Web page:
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Year : 2017  |  Volume : 10  |  Issue : 4  |  Page : 1062
Malaria in Iran: Is the elimination phase?

Department of Medical Microbiology and Virology, Faculty of Medicine, Tabriz University of Medical Sciences, Tabriz, Iran

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Date of Web Publication5-Oct-2017

How to cite this article:
Kafil HS. Malaria in Iran: Is the elimination phase?. Ann Trop Med Public Health 2017;10:1062

How to cite this URL:
Kafil HS. Malaria in Iran: Is the elimination phase?. Ann Trop Med Public Health [serial online] 2017 [cited 2020 Feb 24];10:1062. Available from:

Dear Editor,

Malaria is considered to be the most prevalent vector borne disease worldwide and is currently endemic in 97 countries.[1] Although malaria was eradicated or eliminated in northern and central parts of Iran, there is still one of the most prevalent endemic diseases in the south, and especially southeastern Iran. In 2010, more than 90% of malaria cases were reported in the southeastern region of Iran in three provinces Hormozgan, Kerman, and Sistan and Baluchistan, which are near border with Pakistan and Afghanistan and these three provinces still considered as endemic areas for malaria.[2] Nearly, all malaria transmission occurs in the southeastern areas of the country near its borders with Afghanistan and Pakistan, and transmission peaks in the summer months of August and September.[3]

Malaria since 2009, Iran, with 10 other countries entered the malaria pre-elimination program with the technical support from the World Health Organization.[4] There was evidence of steady decrease in the number of malaria cases in Iran, which was accompanied by extensive realization of malaria control objectives between years 2009 and 2011.[5] According to the report of Iranian Ministry of Health and Medical Education, the annual number of malaria cases have been reduced from 12,294 in 2000 to 787 in 2012, 366 cases in 2014 and only 150 cases report in 2015, indicating the sharp decline of disease, and now approaching the ultimate goal of disease elimination, which has led World Health Organization to categorize Iran in the elimination phase.[6]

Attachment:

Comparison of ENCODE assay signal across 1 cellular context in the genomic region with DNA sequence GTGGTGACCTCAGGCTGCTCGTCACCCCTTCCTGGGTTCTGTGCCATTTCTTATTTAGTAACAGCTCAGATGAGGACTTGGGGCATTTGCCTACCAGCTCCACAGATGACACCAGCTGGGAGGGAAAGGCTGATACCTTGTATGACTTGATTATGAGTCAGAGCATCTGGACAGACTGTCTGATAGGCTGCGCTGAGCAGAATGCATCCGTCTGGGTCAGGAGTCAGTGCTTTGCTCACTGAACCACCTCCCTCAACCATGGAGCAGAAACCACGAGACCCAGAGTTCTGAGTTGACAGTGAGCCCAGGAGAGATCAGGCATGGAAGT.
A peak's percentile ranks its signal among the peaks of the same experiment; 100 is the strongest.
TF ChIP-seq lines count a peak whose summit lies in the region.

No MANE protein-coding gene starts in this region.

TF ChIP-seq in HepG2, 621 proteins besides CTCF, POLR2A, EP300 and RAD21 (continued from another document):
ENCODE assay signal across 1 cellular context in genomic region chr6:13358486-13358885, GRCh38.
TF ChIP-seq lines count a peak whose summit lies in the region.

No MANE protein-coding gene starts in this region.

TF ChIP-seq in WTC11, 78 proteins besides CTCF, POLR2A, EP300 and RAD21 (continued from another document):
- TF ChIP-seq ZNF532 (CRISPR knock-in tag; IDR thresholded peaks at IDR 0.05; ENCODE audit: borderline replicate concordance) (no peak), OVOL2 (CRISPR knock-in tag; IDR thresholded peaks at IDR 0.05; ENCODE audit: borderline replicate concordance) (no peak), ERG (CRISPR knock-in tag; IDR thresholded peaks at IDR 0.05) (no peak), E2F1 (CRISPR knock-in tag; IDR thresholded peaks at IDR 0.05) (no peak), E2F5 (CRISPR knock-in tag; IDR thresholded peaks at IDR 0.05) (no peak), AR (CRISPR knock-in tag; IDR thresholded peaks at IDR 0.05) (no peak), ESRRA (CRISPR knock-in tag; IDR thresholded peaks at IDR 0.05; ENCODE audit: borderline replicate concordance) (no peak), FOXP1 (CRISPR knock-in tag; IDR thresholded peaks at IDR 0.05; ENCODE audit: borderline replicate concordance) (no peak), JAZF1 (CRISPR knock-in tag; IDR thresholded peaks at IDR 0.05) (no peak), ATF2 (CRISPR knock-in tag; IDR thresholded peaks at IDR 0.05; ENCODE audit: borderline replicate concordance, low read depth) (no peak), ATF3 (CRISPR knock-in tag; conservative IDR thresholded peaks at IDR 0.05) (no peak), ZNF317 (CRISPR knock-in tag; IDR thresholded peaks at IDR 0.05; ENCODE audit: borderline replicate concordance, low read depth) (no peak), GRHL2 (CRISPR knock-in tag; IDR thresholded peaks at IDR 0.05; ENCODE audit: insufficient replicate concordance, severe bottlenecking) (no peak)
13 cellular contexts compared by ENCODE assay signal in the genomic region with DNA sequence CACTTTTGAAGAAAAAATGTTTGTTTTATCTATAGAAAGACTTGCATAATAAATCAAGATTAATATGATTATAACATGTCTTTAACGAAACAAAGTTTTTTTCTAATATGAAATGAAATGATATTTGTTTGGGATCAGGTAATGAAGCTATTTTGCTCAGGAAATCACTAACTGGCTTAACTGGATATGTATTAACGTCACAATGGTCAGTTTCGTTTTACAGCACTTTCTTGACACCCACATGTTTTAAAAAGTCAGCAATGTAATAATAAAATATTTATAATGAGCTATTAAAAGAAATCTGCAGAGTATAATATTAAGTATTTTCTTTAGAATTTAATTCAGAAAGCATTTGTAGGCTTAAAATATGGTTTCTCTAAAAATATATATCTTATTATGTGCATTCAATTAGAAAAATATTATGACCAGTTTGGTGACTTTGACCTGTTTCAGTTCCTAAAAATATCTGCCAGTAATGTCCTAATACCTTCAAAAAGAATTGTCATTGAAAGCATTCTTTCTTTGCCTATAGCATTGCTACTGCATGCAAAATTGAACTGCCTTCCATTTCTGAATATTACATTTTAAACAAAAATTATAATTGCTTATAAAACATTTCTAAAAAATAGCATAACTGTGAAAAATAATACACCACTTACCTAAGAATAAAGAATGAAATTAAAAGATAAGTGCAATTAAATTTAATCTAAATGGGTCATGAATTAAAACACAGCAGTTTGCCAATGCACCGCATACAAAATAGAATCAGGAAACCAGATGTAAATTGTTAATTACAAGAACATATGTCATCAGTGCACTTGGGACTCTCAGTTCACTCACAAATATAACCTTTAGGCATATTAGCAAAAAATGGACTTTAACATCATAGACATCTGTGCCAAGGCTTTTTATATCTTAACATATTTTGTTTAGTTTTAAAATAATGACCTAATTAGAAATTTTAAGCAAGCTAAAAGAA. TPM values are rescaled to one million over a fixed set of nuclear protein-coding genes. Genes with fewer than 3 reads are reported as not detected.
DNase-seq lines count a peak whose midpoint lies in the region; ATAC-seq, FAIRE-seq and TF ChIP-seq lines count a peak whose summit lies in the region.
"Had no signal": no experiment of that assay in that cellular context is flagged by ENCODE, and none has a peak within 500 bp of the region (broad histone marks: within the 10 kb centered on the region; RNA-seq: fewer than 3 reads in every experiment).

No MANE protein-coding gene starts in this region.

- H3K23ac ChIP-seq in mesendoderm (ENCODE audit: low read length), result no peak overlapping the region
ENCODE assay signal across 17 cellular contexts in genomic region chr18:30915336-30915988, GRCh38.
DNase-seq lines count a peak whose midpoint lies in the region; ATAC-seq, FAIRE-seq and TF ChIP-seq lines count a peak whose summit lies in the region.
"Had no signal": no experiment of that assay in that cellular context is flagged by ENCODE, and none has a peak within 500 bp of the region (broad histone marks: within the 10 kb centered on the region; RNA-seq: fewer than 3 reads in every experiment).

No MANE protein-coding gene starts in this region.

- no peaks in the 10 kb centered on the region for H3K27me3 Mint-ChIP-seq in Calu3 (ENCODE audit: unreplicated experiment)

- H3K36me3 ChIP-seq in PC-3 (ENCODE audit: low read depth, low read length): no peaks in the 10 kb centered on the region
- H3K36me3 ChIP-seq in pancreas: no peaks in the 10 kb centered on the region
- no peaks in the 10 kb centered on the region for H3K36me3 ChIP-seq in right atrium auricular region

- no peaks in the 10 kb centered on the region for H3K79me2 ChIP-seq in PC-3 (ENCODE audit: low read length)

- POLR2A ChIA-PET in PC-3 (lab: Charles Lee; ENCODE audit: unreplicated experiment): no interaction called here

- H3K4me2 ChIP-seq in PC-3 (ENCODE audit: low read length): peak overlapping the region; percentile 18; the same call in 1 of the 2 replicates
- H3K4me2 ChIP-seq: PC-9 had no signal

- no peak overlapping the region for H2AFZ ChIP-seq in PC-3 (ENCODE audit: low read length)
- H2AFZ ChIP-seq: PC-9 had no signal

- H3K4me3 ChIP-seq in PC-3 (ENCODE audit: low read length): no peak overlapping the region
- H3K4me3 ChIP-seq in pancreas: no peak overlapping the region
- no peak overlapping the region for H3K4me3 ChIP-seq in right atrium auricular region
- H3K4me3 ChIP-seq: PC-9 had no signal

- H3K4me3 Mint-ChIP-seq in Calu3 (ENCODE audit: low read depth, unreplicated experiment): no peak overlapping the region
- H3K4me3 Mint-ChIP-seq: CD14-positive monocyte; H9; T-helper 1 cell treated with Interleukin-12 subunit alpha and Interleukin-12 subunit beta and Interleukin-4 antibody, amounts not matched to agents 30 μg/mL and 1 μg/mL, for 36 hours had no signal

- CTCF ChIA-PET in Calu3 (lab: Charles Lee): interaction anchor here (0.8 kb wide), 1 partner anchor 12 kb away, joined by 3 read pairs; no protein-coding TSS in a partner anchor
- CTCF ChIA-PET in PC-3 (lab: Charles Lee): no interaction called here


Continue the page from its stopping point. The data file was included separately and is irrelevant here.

Malaria incidence had significant reduction during last years in Iran, but still there are challenges, because cross-border movement of population from malaria-endemic countries particularly Pakistan and Afghanistan, the expansion of local transmission, especially in areas affected by border travelling is very worrying and is poses a serious challenge for achieving malaria elimination in Iran.[7]

Therefore, despite the reduction of malaria cases in recent years, the risk of reintroduction is high and need continued cross-border collaborations with endemic neighbors. Iran is developing the necessary strategies to reach elimination malaria.



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Conflicts of interest

There are no conflicts of interest.

   References Top

Soleimani-Ahmadi M, Vatandoost H, Zare M, Alizadeh A, Salehi M. Community knowledge and practices regarding malaria and   Back to cited text no. 1
long-lasting insecticidal nets during malaria elimination programme in an endemic area in Iran. Malaria J 2014;13:1-7.  Back to cited text no. 2
Edrissian G. Malaria in Iran: Past and present situation. Iran J Parasitol 2006;1:1-14.  Back to cited text no. 3
Chen LH, Wilson ME, Schlagenhauf P. Prevention of malaria in long-term travelers. JAMA 2006;296:2234-44.  Back to cited text no. 4
Cohen J, Smith D, Vallely A, Taleo G, Sabot O. Shrinking the Malaria map: A prospectus on malaria elimination. Global Health Group, Global Health Sciences, University of California, San Francisco, CA; 2009.  Back to cited text no. 5
World Health Organization. World Malaria Report 2011. Geneva, Switzerland: World Health Organization Press; 2011. Available from:  Back to cited text no. 6
Sargolzaie N, Salehi M, Kiani M, Sakeni M, Hasanzehi A. Malaria epidemiology in Sistan and Balouchestan province during April 2008–March 2011, Iran. Zahedan J Res Med Sci 2014;16:41-3.  Back to cited text no. 7

Correspondence Address:
Hossein Samadi Kafil
Drug Applied Research Center, Faculty of Medical Sciences Tabriz University of Medical Sciences, Tabriz
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Source of Support: None, Conflict of Interest: None

DOI: 10.4103/1755-6783.196621

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